Friday, November 17, 2017

my go-to panacea

"At first glance the formula is very simple: tea leaves from a plant from the camellia family + hot water = tea. This sum summarizes quickly the most beloved drink worldwide - tea. 

"As much as tea is a staple of daily life, it is anything but boring or mundane. For it was tea that inspired poets and prompted the invention of porcelain. 

"Tea makes every morning brighter, refreshes and revives in the afternoon, and warms the coldest nights. Tea soothes strained nerves, but also awakes fresh vigor. 

"Tea accompanies meals, lets words flow, and always stands for hospitality. 

"Tea prompts merchant ships to circumnavigate the globe and stands even today as a meeting point between religion, medicine, and art."

~from Lust auf Tee, my translation

This post was bound to come someday. I blog about things that make me tick, and tea is right up there with books and friends on my list of things that I couldn't possibly do without. So it was never a matter of if I would author a blog post about tea, but when. So settle back, because this is going to be a long post dedicated to my favorite beverage.

As I started this post, I was about to write something cosy along the lines of:

The days are getting shorter and colder, and I've started living in sweaters and scarves and slippers and wrapping myself in fuzzy blankets to keep warm. It's the time of year that I start to consume large quantities of tea.

But who am I kidding? I drink large quantities of tea regardless of the time of year. If it's cold outside I drink hot tea, and if it's hot outside I drink iced tea. That covers my bases: there is no time of year that tea isn't an important part of my life.

Hot or iced; black, green or herbal; loose leaf or in a bag; with company or by myself; at home or out and about; as an excuse for a tea party or as accompaniment to whatever I happen to be doing; it is always the right time for tea.

On one of my first days in Munich I was hanging out in a biergarten with some of the other Fulbrighters. Beer or tea? Is that even a question? Tea. Always.

I love offering hospitality, and if you've ever visited me, chances are that one of the first things I said was "I'm just making tea. Would you like some?" In my first couple of years of college, my dorm room ended up being a regular gathering hub for a large group of friends - and tea was always involved. I even had what I jokingly called my "tea shrine":

When I was in London a couple of years ago, I stumbled into this amazing tea shop called T2, where they have bowls of loose leaf tea all over the shop for customers to see and smell. I ended up chatting with an employee who said something along the lines of: "Tea isn't just a beverage: it's a means of bringing people together." Yes! 

"Strange how a teapot can represent at the same time the comforts of solitude and the pleasures of company" ~Anynomous

Of course, I drink tea alone frequently as well, and with great contentment. Perhaps one of the funniest memories I have of drinking tea by myself was when I was in Joliet very early on a Saturday morning. I had driven a friend there to take the GRE and drove downtown to hang out in a coffee shop while I waited. Not only was the coffee shop randomly closed, but the entire town seemed to be shut down. The only place that was open was a very large casino with a Starbucks inside. So I snuck in - feeling extremely out of place - got my London Fog, and hunkered down in a corner to do my morning Bible reading and count the minutes until the public library opened.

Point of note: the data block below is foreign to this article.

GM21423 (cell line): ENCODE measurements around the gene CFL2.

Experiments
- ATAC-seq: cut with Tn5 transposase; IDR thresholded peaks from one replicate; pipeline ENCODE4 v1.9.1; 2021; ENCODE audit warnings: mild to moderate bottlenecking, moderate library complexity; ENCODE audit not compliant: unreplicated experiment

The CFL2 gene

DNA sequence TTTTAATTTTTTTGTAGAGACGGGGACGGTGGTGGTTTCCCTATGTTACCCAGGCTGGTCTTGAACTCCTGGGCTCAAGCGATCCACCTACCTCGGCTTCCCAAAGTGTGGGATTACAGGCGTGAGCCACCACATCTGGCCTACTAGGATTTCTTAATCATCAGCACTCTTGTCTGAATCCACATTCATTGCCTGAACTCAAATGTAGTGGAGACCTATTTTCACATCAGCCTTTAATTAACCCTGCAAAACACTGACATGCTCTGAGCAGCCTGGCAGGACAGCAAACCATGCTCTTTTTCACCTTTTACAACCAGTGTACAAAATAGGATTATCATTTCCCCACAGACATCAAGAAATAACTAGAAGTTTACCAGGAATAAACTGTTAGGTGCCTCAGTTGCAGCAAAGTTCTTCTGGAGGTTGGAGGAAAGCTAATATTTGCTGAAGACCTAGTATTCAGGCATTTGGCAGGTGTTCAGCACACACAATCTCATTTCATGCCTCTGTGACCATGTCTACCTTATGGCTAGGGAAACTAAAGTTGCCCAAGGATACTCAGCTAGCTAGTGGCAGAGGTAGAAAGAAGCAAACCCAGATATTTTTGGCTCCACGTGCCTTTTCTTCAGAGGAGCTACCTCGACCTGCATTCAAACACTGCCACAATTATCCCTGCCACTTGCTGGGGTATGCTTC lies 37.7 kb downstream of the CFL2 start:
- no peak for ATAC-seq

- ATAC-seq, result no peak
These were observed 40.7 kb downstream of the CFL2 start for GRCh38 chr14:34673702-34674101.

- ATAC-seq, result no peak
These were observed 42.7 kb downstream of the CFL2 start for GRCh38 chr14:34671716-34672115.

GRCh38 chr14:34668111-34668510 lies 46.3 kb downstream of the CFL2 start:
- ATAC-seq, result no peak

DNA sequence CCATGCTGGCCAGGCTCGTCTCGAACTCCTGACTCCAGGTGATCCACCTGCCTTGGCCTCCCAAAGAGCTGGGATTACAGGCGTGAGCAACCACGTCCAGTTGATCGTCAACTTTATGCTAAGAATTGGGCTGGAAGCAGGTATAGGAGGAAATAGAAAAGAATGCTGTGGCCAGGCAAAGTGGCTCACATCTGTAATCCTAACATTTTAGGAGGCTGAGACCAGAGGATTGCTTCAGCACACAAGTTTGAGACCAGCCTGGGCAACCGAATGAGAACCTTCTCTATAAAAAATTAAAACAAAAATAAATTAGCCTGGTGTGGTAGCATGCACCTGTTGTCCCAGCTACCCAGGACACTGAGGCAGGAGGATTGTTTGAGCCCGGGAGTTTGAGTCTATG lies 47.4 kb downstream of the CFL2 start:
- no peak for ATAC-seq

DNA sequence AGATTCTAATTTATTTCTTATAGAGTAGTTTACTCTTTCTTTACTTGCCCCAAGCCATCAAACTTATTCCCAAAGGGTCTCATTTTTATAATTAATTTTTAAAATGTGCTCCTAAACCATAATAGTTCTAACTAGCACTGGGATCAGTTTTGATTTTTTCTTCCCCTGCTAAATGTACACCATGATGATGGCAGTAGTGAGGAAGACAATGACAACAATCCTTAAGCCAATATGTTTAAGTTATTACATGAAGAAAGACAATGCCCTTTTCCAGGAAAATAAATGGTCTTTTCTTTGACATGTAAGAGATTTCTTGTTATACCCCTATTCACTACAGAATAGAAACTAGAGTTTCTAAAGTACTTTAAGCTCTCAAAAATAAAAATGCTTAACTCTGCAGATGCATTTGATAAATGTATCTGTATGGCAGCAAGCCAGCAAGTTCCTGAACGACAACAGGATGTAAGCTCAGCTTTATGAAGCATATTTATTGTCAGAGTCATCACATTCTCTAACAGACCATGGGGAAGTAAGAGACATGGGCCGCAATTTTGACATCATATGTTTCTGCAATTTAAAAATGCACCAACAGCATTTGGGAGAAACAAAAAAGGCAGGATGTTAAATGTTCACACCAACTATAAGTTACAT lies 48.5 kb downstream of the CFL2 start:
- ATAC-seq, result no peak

I'm pretty sure that the baristas had never seen a college student come into the casino Starbucks to read her Bible at 8 on a Saturday morning. The moral of the story: tea can make a very awkward situation much more bearable. 

Speaking of morals and stories, tea books have their own little niche in the book market. It stands to reason: book-lovers are often tea-lovers. It's so much fun to flip through books on how comforting tea is, the social history of tea time, and those sorts of things. 

It's also fun to google quotes about tea and see what the internet comes up with. This page has many delightful quotes - both serious and silly - having to do with tea. 

And of course there are those great British tweets, like the following: 

If you don't like tea, we can still be friends. I just might be at a loss as to what to offer you to drink if you come to visit.

(An aside: entire books could be written about the Brits and their tea habits. I once heard an entire BBC radio segment where a panel discussed whether one should put milk into the mug before or after one pours the tea.)

I could spend hundreds more words rhapsodizing about tea, giving anecdotes, and telling you about my favorite tea shops in three different countries. But instead I'll wrap up by sharing some choice quotes, accompanied by photos. (Is tea photography a thing? Because if it is, I'm a tea photographer - there are dozens and dozens of pictures of tea in my photos. It's almost embarrassing...)

"There is no trouble so great or grave [for example, a disastrous round of Settlers of Catan] that cannot be much diminished by a nice cup of tea." ~Bernard-Paul Heroux

"Tea is instant wisdom - just add water!" ~Terri Guillemets

"Coffee is not my cup of tea." ~Samuel Goldwyn

"Never concentrating so hard than when manoeuvring a full cup of tea whilst lying down." ~Rob Temple, @SoVeryBritish 

"Under certain circumstances there are few hours in life more agreeable than the hour dedicated to the ceremony known as afternoon tea." ~Henry James, The Portrait of a Lady, 1880

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